Sunday, July 06, 2014
Double Review: Princes Gate and Stalin's Gold by Mark Ellis
This very absorbing, top quality police procedural has a unique feature that lifts it above all others, in that it is set in a London of January 1940, with the backdrop of World War 2. The restrictions of the War, both in terms of rationing of food and other necessities of life and the limits on freedom of personal movement give an edge to this historical thriller that is difficult to quantify. DCI Frank Merlin and his team is called in from Scotland Yard to investigate the death of a woman employee of the USA Embassy, whose body is discovered floating in the River Thames. Also there is the suspicious death of a brilliant scientist who is killed by a hit and run driver.
The American Ambassador, is a certain gentleman named Joseph Kennedy, the true life father to the future President and is well known for his views of supporting conciliation with Hitler and in common with many influential Britons of negotiating a peace settlement to the European mainland war. Merlin is obliged to make enquiries with the staff of the Embassy in order to trace the background of the murdered girl and locate her killer. However, such investigations cause alarm with the Foreign Office who are very worried about any possible upset of Anglo/US relationships, as the US is likely to be a major source of armaments and other goods necessary for the future war effort.
Another death of an embassy employee causes further uproar and difficulties for Merlin from his superiors anxious not to upset American sensitivity in this very delicate area. But what can Frank Merlin do? He has an investigation to carry out and regrettably he may upset a few people as he needs to identify the killer before more deaths occur.
This exciting , very well plotted and historically evocative story drives forward to it's gripping conclusion. Frank Merlin is a lovely creation and totally convincing even down to the hole in his shoe. He is the English-born son of a Spanish migrant who decided to change his surname from 'Merino' to that of one of his favourite Arthurian legends. I lost myself in this thriller; this was a superb entertainment and I look forward to reading STALIN'S GOLD.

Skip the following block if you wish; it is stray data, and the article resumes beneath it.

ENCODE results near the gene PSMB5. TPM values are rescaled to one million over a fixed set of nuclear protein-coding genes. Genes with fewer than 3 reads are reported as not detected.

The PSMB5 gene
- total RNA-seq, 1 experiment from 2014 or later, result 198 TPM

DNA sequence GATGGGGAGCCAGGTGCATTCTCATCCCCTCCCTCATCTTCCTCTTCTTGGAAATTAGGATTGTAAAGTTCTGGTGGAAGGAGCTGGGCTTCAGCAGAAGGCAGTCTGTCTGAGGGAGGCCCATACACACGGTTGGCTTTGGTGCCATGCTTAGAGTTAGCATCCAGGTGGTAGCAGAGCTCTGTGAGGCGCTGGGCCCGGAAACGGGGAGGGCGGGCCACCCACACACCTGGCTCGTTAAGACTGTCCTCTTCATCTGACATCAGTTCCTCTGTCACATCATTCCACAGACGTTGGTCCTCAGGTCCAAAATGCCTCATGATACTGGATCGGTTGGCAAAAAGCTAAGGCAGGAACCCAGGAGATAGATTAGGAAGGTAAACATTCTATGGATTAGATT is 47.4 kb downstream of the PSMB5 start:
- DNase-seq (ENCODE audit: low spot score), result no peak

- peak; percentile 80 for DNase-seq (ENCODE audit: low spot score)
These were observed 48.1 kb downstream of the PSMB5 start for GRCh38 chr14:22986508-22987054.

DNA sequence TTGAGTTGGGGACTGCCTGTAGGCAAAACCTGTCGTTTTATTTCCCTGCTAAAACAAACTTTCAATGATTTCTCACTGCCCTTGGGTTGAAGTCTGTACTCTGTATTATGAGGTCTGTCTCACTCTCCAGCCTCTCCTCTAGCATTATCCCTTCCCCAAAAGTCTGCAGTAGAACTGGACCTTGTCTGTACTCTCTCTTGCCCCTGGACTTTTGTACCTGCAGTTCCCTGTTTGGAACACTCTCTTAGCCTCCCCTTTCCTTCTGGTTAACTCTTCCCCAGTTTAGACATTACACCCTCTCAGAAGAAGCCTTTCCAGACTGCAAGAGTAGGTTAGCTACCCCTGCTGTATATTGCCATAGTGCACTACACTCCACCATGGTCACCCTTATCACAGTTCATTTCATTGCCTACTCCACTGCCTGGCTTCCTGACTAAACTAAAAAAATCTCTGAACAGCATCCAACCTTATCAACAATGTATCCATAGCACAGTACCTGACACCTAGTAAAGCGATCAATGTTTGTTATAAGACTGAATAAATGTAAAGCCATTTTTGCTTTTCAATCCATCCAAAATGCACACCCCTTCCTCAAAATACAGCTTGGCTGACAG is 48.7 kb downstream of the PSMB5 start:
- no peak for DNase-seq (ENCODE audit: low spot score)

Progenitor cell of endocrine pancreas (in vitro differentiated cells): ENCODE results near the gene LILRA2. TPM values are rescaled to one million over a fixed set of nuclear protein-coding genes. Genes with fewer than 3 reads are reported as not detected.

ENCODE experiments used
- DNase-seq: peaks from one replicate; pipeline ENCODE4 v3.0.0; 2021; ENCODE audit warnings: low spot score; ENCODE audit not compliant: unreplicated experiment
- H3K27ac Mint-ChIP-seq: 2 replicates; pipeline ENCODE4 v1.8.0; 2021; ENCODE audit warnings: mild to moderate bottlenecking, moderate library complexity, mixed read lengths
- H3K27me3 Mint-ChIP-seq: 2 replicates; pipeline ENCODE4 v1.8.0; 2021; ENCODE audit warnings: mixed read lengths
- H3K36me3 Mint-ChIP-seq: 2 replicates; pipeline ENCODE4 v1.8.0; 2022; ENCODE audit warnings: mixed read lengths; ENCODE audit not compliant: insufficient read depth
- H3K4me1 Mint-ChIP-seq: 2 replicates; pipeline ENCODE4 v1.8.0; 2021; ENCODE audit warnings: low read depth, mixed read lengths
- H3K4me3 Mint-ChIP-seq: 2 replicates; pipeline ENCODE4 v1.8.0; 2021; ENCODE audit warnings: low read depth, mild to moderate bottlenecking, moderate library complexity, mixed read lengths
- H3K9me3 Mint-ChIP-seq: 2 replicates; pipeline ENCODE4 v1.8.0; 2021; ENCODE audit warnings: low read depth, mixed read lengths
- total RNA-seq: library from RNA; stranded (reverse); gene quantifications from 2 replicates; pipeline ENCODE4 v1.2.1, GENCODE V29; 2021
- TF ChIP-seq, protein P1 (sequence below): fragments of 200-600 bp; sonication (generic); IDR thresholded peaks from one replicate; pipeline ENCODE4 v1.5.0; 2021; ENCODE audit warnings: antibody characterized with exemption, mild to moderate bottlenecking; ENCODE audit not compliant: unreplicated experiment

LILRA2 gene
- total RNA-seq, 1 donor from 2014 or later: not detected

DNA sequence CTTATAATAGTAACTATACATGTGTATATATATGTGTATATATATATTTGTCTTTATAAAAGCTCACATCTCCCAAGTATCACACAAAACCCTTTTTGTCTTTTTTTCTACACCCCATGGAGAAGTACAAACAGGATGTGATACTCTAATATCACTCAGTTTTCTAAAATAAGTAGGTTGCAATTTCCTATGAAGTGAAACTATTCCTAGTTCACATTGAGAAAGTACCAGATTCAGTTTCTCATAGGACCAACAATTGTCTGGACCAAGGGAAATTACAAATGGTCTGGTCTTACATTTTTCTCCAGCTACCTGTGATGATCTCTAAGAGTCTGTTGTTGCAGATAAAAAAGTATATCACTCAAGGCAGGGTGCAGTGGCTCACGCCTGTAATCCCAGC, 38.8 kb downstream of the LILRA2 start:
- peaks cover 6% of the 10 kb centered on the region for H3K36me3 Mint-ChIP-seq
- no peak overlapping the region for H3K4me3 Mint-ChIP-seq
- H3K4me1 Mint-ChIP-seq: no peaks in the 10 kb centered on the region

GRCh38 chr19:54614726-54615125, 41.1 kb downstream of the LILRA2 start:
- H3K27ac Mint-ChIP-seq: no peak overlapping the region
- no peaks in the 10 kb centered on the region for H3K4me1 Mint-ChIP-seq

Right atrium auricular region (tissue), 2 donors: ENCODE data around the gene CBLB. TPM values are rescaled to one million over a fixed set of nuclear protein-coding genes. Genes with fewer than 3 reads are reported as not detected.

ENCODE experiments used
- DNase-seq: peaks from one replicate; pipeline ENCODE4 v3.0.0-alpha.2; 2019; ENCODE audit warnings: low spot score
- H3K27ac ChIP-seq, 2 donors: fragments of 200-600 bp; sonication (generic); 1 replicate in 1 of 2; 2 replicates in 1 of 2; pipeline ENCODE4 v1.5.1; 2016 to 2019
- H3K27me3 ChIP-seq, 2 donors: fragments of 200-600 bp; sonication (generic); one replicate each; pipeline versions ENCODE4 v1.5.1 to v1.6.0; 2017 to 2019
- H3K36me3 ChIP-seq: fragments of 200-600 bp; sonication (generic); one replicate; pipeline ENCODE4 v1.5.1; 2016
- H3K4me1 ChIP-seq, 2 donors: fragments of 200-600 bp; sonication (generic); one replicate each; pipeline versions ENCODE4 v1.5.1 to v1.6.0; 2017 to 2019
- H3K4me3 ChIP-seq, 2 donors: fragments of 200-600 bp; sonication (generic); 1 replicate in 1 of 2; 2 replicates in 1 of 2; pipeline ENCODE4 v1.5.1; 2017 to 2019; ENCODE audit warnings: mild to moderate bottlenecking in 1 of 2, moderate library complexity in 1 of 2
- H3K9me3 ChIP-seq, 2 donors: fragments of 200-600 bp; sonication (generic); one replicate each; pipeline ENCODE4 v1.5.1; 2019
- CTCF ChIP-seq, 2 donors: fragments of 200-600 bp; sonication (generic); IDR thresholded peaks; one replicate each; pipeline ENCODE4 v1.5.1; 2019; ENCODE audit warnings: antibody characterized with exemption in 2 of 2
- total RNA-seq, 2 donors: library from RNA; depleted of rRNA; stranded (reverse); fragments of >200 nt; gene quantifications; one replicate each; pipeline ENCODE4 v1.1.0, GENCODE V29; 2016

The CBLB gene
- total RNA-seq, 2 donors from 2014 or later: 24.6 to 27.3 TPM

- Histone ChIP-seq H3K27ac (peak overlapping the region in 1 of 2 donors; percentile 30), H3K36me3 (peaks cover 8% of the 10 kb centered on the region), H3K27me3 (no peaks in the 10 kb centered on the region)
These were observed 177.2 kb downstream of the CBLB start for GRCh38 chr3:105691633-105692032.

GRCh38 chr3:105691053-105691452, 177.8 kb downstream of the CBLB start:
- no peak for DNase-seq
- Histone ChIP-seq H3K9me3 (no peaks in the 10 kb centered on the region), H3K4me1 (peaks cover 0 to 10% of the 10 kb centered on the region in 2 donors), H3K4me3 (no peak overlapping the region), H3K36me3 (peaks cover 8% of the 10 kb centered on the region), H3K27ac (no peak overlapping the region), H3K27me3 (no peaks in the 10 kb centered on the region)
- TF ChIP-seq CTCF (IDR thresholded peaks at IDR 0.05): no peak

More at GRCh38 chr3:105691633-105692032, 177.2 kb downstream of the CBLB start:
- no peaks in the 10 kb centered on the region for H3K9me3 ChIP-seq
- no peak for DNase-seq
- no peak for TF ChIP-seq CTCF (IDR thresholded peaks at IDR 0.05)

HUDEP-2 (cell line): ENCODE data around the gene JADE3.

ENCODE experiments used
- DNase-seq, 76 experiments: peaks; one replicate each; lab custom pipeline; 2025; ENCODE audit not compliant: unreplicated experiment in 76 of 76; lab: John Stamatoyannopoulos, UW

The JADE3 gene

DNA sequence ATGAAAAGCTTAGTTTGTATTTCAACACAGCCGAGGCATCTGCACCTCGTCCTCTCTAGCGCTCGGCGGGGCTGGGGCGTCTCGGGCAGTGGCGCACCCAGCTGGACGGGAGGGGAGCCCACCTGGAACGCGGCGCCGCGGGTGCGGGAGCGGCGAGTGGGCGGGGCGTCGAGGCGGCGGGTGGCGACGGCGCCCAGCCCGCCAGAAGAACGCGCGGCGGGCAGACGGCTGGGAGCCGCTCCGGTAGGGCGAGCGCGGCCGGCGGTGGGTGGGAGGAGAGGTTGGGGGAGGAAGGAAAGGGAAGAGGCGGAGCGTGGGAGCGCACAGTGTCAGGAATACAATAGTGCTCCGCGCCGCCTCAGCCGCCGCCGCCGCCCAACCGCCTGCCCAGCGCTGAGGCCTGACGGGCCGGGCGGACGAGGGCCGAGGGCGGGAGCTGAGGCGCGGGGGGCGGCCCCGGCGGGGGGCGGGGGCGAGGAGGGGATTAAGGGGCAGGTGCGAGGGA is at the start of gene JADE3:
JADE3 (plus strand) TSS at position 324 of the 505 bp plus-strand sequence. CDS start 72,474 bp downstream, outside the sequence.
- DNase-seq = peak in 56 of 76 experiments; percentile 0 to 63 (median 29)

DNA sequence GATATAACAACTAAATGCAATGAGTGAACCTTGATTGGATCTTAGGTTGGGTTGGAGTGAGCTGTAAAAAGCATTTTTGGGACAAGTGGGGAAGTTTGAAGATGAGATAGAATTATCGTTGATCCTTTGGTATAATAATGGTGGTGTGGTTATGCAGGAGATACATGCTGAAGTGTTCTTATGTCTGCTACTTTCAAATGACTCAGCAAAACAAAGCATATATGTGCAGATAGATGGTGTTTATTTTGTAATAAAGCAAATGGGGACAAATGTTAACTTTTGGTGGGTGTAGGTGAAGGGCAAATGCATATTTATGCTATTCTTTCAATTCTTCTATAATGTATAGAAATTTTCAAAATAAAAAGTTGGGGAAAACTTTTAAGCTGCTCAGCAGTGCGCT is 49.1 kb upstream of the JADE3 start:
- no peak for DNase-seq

In December of 1938, we read in the prologue of this very exciting new book, Josef Stalin is very upset that the Spanish paid the Russians for a lot of arms that were needed in their Civil War with gold but that there was an shortfall of some five or ten million dollars worth and he charges Lavrently Beria his head of the NKVD, the state security service, with the task of getting it back.
We then go forward in time to September 1940 and the Battle of Britain is still going strong and the skies above London are nightly filled with the noise of German bombers attacking the capital and British Spitfires and Hurricanes trying to repel them. Scotland Yard DCI Frank Merlin is very affected by it all, he has a heavy case-load of many crimes to solve and also is tasked with supervising the work of other officers. He has a serious shortage of manpower to help him, as most of the younger and fitter men have already been conscripted into the forces. Frank, who is in his early forties has a Polish girlfriend, Sonia, who works as a nurse. Sonia has a brother Jan, who is serving as a pilot in the Free Polish Air Force and they are involved in helping the British fight the Battle of Britain.
The author has done a lot of detailed research and really brings this historic thriller to life with his finely described cast of characters as they fight the Nazi threat to freedom and also try to solve the case of a missing Polish pilot and in the midst of all the bombing and collapsing houses and buildings stop the looting by nefarious criminals of lots of expensive art and antiques.
The characters are all very richly drawn and I was reminded of the Inspector Troy books by John Lawton The details of the story are fascinating and give an insight into life at this time with all the difficulties over the rationing of food and time in bomb shelters. The plot with many dramatic twists and turns is very vivid and knowledgeable and the widely diverse scenes kept me transfixed until the last page.
I found it very difficult to put this very gripping story down until the extraordinary end. This is the second book written with the character 'Frank Merlin'. The first was PRINCES GATE, which was set during the "phoney war" of early 1940 and I look forward hopefully to reading many more books by this very gifted author. Strongly recommended.
Reviewed by Terry Halligan. (Read more of Terry's reviews for Euro Crime here.)
Terry Halligan, July 2014.